Ba-AA

Yet another Ascii Art generator and player that is highly configurable, chooses most suitable letter and colour totally by itself

Ba-AA

About

This is yet another ascii-art generator and demo player that is highly configurable. Default setting of this demo emulates EGA text mode, with four shades of grey, and a Sound Blaster.

The video playback can be scaled to any console text mode size, can support any video framerate and any length.

You can alter the font set to whatever you want, the AA engine will adjust itself accordingly.

You can also make this demo to play completely different video and audio. Please refer to the config.properties file.

The demo is distributed under the MIT License. Please refer to COPYING for the copy of the license.

How to run

First run

Download the latest release from here (github)

Execution

Execute BaAA.jar by double-clicking on it or using terminal. Ignore anything else; they’re just bunch of libraries, natives and resources. If you’re not a programmer, just leave them as is.

Java SE version 8 or higher is required.

Player control

  • SPACE: pause/resume (frequent pausing will make audio off-sync)
  • F1: remove colour filter
  • F2: Colour filter IBM (green)
  • F3: Colour filter AMBER
  • F4: User-defined colour filter
  • H: Capture current screen into PNG
  • T: Capture current screen into TXT (bSingleTone=true only)

Configuration

If you’re done with the default configuration, it’s time to play with it!

When playing the demo, you can see STRM or PRLD on the window title. This indicates whether the video is streamed or preloaded. If streaming video is too choppy, you can try preload by setting bPreloadFrames to true, or pre-record everything beforehand. See section Record and play for instruction.

Note that the audio is always streamed from disk.

How to read window title for information

AA Player — S: 61(60) — M: 216M/1820M — F: 4932/13159 STRM — C: 4 — A: 12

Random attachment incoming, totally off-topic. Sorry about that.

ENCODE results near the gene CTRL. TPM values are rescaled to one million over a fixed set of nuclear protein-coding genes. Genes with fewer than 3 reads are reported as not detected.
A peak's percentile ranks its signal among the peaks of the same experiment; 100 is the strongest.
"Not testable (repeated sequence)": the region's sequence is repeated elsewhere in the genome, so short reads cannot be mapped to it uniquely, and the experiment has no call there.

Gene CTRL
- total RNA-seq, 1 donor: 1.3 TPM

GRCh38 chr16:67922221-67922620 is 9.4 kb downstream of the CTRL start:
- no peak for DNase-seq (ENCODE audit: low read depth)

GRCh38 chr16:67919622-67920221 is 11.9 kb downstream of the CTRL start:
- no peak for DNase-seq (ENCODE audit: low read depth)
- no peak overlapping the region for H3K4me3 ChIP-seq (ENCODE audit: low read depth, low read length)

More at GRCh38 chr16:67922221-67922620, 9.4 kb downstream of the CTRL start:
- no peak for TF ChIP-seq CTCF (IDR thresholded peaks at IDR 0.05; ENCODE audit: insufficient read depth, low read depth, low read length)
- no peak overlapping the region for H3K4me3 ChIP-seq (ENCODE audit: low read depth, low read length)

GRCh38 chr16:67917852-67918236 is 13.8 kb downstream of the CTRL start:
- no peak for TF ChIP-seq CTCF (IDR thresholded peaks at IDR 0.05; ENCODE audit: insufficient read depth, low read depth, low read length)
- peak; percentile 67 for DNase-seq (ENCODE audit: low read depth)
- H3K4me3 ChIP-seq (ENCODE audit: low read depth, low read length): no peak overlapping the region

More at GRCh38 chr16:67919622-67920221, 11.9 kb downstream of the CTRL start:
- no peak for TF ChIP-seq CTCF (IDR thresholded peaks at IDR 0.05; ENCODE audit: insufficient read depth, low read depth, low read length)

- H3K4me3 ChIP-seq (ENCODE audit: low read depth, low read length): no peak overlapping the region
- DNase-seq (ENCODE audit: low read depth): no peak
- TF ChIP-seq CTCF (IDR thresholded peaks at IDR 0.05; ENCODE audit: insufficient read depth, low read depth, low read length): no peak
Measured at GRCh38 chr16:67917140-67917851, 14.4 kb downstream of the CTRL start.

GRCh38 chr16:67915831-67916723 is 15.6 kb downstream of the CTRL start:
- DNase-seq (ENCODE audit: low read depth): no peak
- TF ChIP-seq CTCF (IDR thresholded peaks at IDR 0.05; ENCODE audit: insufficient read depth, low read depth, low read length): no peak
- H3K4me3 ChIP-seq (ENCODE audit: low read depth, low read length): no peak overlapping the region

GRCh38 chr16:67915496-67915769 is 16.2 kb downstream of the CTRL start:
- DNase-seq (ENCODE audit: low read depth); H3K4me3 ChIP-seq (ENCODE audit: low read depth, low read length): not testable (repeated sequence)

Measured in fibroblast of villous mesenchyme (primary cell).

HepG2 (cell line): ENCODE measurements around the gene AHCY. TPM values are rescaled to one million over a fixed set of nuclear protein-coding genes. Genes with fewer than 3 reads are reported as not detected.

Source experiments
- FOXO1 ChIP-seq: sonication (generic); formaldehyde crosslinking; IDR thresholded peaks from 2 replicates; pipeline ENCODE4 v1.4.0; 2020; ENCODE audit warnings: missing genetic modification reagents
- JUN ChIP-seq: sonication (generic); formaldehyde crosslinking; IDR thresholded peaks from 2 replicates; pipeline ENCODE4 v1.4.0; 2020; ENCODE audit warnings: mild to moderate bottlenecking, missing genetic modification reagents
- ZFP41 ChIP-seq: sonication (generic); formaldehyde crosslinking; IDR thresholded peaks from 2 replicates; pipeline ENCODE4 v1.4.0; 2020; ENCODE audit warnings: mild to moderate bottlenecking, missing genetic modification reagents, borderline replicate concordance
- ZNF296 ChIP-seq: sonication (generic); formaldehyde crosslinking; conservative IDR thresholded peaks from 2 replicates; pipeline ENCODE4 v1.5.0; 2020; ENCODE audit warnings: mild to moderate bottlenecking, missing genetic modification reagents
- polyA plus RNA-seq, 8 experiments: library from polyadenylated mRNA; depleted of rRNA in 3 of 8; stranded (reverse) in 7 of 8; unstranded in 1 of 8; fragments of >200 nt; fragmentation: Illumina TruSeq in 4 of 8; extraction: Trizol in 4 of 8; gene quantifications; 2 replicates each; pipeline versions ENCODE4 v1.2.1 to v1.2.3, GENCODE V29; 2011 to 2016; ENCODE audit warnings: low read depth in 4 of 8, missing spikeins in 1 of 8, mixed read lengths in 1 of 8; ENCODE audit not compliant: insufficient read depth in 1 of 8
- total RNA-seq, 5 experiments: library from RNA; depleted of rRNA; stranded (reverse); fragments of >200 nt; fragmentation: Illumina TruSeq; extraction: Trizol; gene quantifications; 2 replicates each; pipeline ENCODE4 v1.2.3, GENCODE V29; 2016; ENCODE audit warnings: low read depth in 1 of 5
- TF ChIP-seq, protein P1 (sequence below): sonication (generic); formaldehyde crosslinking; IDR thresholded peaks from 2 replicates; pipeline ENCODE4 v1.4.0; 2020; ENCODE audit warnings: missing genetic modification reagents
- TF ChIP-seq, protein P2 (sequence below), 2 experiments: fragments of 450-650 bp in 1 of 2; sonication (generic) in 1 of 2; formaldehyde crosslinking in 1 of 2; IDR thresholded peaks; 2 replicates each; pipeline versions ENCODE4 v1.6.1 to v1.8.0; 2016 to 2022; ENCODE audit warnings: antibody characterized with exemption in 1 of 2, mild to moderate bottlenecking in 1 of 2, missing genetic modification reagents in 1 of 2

• S indicates the current framerate: drawing framerate and video framerate. In this line, 61 is the drawing framerate and 60 is the video’s framerate.
  • M indicates the memory usage information. Former is currently used by program (NOT by the Java applet), latter is the maximum amount of memory JVM can use in this applet.
  • F indicates the index of frame currently playing. STRM indicates that each frame is streamed from the disk, calculated on the fly, PRLD indicates every frame is pre-loaded and pre-calculated, RECD indicates the frame is loaded from the record file.
  • C indicates the number of greyscale tones currently using
  • A indicates the current algorithms using. First number represents antialiasing, second is dithering

To changed the font colour, you’ll need to edit font files with your image editor.

  • font.png, font.3.png: full brightness (0xFF)

  • font.1.png: 33.3% (0x55)

  • font.2.png: 66.7% (0xAA)

  • font.4.png: (0x11)

  • font.5.png: (0x22)

  • font.6.png: (0x33)

  • font.7.png: (0x44)

  • font.8.png: (0x66)

  • font.9.png: (0x77)

  • font.10.png: (0x88)

  • font.11.png: (0x99)

  • font.12.png: (0xBB)

  • font.13.png: (0xCC)

  • font.14.png: (0xDD)

  • font.15.png: (0xEE)

(fonts are pre-coloured to make the demo run faster)

About Ascii Art Library

Source: ImageToAA*.kt

The library receives current font (as a SpriteSheet), apply colours, then calculate the luminosity of each glyph. No hand-crafted things other than certain glyphs are go unused.

The object must be initialised with setProp() function before use, and precalcFont() must be called before you can actually play with toAscii().

The library supports Gamma Correction, but not the inverted mode (white background, black text)